The “About” section of the SafeTrade website leads to a Bitcointalk thread. This is where you understand that the exchange is developed by the people behind the cryptocurrency token SafeCoin. They describe themselves as an “honest development team who have proven their devotion to furthering the SafeCoin ecosystem.” They go on to assure their clients that they “will never have to wonder” if SafeTrade was an "exit scam" or whether the team behind it was using the clients’ deposited coins for other purposes. They also add that they “will be running an honest exchange.” The thread is full of positive messages, supporting the launch of the exchange and its guaranteed success, all of which seem slightly suspicious. If not else, all this, alongside with the necessity of having the word “safe” in their name, proves to be a very strange way to convince investors that you are running a transparent, secure and open cryptocurrency business.
The SafeCoin website is way more complete, although it does not make the case any better. There is a list of team members which also seems quite questionable. At the time of this writing, the CEO, Jeff Galloway, does not seem to be a public figure. There is one interview though, where he is sitting in his car, explaining about the project, while the other supposed members of the team tune in in the live chat with support messages or attacks at other venues or crypto assets. Upon search, there are little-to-no results about LinkedIn profiles, public information, useful materials, or other sources of information coming from the members on the team. Some of them have Twitter profiles, but none specifies to be a member of the SafeTrade or SafeCoin project.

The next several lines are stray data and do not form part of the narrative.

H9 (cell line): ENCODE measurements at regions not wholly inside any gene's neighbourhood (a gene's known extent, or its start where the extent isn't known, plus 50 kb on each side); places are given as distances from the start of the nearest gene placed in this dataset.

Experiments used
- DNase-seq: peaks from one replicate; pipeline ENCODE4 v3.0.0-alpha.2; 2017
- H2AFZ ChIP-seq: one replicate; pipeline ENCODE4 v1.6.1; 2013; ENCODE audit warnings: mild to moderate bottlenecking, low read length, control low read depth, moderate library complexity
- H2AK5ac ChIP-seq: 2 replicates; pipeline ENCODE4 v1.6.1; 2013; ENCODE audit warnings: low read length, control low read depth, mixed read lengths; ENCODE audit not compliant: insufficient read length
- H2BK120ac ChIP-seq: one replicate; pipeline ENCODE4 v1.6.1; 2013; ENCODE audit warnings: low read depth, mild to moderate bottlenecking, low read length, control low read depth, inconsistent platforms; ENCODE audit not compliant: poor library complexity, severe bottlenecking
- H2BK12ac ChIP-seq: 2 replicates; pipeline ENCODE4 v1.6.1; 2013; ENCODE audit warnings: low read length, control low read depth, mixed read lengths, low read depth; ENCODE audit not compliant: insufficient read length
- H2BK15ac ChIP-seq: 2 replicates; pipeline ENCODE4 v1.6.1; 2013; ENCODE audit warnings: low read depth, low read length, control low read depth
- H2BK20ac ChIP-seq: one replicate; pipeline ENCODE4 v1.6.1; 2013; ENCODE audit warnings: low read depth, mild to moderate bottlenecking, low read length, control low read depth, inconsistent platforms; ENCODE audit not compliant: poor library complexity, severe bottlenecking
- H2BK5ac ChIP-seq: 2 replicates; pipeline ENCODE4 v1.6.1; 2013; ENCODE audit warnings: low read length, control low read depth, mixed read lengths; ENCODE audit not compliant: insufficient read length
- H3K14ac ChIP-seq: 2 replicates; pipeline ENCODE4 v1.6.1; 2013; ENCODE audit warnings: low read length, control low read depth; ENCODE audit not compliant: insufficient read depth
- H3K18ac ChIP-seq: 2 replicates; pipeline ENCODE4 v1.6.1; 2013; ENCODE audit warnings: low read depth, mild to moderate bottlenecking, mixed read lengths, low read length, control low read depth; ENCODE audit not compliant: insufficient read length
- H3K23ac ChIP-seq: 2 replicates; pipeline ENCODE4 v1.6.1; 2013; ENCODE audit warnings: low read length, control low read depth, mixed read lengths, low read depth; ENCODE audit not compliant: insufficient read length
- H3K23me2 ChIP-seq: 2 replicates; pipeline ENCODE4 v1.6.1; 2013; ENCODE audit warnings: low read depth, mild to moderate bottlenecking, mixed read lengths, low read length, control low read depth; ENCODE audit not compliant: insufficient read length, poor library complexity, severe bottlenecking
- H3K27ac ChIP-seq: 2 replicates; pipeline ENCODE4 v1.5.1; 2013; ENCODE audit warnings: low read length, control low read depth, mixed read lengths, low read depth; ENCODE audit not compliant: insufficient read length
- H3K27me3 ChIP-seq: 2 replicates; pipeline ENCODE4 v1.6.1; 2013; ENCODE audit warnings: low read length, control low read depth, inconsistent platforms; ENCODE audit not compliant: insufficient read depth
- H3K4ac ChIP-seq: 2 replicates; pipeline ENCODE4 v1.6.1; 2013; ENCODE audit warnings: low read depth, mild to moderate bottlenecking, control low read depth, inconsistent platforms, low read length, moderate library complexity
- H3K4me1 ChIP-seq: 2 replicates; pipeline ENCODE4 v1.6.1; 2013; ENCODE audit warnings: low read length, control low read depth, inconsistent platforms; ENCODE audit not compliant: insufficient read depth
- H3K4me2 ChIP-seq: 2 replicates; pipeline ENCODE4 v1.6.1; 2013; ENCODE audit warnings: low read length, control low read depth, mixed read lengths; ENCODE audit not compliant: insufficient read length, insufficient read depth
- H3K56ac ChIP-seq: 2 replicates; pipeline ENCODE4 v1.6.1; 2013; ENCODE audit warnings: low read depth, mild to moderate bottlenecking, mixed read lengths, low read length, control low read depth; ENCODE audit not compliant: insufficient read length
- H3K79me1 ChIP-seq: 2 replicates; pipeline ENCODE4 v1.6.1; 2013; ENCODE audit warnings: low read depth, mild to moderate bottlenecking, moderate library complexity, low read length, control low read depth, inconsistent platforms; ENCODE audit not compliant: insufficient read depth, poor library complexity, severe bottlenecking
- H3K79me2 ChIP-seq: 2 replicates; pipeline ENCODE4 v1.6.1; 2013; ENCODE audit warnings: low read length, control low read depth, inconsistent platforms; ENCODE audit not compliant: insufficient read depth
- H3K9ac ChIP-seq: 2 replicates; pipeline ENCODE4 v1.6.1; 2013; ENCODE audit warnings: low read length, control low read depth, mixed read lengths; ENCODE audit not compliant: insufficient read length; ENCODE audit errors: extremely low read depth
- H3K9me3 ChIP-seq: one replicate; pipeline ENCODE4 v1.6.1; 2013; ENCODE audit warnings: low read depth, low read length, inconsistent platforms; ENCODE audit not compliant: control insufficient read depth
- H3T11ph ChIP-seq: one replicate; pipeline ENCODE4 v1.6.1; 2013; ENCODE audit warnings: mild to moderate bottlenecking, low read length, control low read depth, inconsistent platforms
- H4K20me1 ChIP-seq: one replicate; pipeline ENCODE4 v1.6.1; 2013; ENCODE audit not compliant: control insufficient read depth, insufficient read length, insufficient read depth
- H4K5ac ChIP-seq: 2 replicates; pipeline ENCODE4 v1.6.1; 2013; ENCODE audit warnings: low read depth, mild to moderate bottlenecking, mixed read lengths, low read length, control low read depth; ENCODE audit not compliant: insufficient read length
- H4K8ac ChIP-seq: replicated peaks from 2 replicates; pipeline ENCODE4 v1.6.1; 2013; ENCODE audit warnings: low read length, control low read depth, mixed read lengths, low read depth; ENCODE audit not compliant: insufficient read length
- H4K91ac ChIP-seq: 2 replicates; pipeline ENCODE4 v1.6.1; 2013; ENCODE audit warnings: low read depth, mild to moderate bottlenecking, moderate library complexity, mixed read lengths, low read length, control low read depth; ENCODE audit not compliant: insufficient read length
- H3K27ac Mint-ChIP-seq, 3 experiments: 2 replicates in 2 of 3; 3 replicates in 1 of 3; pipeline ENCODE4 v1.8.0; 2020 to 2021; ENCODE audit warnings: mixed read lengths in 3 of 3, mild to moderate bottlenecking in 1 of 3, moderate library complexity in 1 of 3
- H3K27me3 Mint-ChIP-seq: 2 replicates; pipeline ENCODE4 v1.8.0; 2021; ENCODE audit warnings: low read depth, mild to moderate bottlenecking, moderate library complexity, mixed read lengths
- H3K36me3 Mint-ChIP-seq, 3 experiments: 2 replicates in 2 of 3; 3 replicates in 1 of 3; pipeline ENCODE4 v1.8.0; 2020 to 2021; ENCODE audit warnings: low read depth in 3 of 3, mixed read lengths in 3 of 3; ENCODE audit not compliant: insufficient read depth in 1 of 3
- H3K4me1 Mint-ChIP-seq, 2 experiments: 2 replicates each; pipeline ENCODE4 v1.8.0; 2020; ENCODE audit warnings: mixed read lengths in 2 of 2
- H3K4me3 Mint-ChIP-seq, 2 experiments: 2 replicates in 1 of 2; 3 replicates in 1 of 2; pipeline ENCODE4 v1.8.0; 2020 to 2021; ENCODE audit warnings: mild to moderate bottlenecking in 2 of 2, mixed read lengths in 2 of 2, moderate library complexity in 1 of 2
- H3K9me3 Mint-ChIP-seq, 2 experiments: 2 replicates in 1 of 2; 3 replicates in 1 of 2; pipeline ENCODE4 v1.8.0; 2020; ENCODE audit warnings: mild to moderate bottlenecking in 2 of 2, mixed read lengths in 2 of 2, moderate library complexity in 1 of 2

Aside from the fact that the exchange does not offer any real or meaningful information about the business and the people behind it, it emphasizes on defining every single case or consequence for which they cannot be held responsible for. For example – temporary or permanent discontinuing of any of their services; loss of information due to software failures, protocol changes, internet outages, third-party DDoS attacks, maintenance procedures, and so on. It also reaffirms that the exchange’s team is not liable for any loss of profits or users’ data. The fact that such information comes from a team that describes its project as a “cryptocurrency platform that places a high emphasis on privacy and security” is rather disturbing.
If you are more persistent in your efforts to find more about the exchange, you will end up on a FAQ section on GitHub. However, it is very limited and, at the time of this writing, does not provide any meaningful information, aside from general questions on how to log in, restore a password or deposit funds.
At the time of this writing, the SafeTrade exchange claims to offer 24/7 support. The information on the SafeCoin website, however, points out that there is a “dedicated support team” of… two customer support representatives.
When it comes to features and functionalities, it is worth noting that, aside from the token and the exchange service, the team has also developed a mobile wallet that is claimed to store keys directly on the user’s device, instead of a server, for “maximum security.” The SafeCoin token acts as the primary medium of exchange on the SafeTrade exchange. At the time of this writing, the information on the venue’s website states that you can trade more than 37 trading pairs (Bitcoin, Litecoin, Doge, ZenCash, etc.).
At the time of this writing, there is no present information about government investigations or hacker attacks targeting the SafeTrade exchange.